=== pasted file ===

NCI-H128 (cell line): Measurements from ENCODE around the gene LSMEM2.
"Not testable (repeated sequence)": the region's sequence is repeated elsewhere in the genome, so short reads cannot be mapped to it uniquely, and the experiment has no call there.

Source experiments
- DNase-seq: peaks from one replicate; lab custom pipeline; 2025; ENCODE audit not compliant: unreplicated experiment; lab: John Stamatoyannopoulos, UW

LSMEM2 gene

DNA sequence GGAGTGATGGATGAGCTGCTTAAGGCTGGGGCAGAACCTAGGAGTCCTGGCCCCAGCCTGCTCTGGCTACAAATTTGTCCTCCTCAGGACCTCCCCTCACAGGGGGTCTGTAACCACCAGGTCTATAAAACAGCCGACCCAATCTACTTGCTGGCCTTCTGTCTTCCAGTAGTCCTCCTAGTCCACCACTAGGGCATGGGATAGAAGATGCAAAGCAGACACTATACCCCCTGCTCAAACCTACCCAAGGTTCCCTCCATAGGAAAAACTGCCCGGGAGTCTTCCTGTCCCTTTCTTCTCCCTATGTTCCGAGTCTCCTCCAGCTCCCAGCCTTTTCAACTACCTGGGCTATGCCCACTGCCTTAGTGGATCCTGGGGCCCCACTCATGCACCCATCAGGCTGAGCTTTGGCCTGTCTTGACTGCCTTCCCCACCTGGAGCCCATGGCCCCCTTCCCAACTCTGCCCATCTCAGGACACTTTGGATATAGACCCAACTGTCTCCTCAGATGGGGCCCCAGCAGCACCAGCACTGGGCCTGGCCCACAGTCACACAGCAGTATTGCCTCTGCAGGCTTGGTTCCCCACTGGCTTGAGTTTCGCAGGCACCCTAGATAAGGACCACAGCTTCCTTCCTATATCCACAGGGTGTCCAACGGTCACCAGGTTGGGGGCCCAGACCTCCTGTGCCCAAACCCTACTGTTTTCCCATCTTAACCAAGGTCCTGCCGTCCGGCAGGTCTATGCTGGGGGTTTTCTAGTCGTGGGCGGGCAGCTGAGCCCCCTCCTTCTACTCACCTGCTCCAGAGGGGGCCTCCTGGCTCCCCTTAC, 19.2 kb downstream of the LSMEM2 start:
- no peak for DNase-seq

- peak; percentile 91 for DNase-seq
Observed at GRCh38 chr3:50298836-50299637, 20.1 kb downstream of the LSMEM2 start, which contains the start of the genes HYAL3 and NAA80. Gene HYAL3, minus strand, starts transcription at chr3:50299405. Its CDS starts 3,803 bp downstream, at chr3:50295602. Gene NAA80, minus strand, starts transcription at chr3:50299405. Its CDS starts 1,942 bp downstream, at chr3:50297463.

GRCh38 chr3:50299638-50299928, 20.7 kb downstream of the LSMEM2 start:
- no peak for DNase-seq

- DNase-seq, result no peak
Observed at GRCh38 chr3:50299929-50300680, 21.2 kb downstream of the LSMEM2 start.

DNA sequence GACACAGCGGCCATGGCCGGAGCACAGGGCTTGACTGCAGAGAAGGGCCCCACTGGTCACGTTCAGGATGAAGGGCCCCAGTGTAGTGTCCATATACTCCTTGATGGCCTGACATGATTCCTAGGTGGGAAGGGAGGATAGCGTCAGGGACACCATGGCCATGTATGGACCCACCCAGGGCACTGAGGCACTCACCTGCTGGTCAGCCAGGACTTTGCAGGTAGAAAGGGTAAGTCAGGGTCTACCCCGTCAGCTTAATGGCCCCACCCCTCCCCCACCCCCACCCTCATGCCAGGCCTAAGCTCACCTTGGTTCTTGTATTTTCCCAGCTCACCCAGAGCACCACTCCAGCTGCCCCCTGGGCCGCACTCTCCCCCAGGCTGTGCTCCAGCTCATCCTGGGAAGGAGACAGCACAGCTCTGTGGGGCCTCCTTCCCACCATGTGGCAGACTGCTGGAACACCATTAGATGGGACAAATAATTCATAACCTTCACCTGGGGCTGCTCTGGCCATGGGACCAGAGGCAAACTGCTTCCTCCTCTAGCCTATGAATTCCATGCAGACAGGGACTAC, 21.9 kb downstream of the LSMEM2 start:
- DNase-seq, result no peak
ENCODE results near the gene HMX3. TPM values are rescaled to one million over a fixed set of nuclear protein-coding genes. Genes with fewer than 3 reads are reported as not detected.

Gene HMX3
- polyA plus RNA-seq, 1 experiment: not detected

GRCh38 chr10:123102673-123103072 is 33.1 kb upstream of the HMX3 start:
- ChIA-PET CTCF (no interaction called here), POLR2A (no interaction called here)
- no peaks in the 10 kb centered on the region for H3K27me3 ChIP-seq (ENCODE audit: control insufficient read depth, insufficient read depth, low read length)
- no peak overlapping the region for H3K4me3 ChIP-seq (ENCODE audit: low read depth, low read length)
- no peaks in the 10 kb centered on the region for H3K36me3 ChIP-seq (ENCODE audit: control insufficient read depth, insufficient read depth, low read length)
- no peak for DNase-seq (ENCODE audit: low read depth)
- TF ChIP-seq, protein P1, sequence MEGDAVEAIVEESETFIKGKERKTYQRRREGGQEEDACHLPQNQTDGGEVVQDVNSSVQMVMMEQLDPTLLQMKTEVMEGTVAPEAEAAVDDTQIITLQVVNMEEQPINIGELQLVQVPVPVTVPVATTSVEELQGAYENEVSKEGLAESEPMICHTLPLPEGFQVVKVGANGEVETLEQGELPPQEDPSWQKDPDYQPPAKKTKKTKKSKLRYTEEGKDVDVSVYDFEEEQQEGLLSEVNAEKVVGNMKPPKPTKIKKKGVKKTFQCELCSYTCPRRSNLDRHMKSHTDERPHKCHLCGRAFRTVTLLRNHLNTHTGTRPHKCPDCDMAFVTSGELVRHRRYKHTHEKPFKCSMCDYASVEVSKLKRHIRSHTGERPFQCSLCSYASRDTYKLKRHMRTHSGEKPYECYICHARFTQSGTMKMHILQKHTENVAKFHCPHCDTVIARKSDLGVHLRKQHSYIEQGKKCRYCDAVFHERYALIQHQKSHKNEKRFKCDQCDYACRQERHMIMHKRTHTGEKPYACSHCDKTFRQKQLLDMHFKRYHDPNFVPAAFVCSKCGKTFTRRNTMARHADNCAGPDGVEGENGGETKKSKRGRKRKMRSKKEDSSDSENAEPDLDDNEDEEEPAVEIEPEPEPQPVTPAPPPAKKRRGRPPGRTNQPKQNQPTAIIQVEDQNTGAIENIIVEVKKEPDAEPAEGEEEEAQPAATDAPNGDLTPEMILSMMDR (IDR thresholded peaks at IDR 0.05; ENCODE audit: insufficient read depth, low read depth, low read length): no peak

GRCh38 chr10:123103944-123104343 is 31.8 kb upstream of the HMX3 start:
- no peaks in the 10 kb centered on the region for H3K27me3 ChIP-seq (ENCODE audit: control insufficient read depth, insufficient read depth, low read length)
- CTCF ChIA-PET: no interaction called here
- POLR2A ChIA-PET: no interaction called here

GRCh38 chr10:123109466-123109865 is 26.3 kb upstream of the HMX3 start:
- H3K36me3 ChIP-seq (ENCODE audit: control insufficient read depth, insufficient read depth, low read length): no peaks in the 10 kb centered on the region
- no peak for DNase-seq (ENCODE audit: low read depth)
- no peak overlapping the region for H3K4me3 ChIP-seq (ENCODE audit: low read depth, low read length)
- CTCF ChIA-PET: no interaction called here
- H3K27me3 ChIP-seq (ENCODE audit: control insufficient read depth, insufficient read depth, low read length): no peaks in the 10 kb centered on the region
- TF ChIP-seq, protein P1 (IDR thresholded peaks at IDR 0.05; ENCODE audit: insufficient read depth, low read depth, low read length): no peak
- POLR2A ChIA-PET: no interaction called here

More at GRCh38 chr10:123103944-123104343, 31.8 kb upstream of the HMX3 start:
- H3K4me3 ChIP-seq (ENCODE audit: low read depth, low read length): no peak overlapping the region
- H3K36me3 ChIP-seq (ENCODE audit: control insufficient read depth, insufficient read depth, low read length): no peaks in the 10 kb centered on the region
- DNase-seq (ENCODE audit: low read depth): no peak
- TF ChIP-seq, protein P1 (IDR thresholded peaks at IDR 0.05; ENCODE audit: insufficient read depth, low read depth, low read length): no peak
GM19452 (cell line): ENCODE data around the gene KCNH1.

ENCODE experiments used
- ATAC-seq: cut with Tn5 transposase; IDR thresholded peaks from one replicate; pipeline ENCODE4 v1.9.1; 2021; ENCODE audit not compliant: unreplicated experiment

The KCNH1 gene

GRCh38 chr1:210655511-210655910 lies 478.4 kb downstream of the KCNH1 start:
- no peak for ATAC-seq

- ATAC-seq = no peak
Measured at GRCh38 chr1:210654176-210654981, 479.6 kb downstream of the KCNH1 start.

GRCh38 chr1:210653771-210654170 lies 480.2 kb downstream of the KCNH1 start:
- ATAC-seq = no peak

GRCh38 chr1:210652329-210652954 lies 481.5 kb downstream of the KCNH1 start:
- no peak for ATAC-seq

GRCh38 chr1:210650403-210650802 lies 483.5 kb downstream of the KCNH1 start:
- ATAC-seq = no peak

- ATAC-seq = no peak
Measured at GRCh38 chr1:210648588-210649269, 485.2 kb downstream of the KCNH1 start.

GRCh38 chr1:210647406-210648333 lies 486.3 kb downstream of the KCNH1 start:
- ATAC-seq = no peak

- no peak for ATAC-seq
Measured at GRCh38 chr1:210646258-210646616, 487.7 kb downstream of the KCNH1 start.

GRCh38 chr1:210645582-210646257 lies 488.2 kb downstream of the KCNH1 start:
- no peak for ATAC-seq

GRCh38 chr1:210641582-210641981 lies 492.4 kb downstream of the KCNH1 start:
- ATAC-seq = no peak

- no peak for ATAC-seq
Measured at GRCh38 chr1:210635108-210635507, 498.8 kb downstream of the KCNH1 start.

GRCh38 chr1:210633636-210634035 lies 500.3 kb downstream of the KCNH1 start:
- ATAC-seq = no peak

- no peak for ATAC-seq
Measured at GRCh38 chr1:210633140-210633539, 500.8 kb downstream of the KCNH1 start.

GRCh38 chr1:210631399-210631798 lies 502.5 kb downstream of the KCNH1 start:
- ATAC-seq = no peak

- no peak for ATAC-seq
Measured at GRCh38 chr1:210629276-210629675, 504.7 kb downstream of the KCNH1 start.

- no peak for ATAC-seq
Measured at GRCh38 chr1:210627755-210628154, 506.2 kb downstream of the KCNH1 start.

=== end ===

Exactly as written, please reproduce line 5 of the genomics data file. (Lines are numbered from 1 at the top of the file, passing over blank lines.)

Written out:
LSMEM2 gene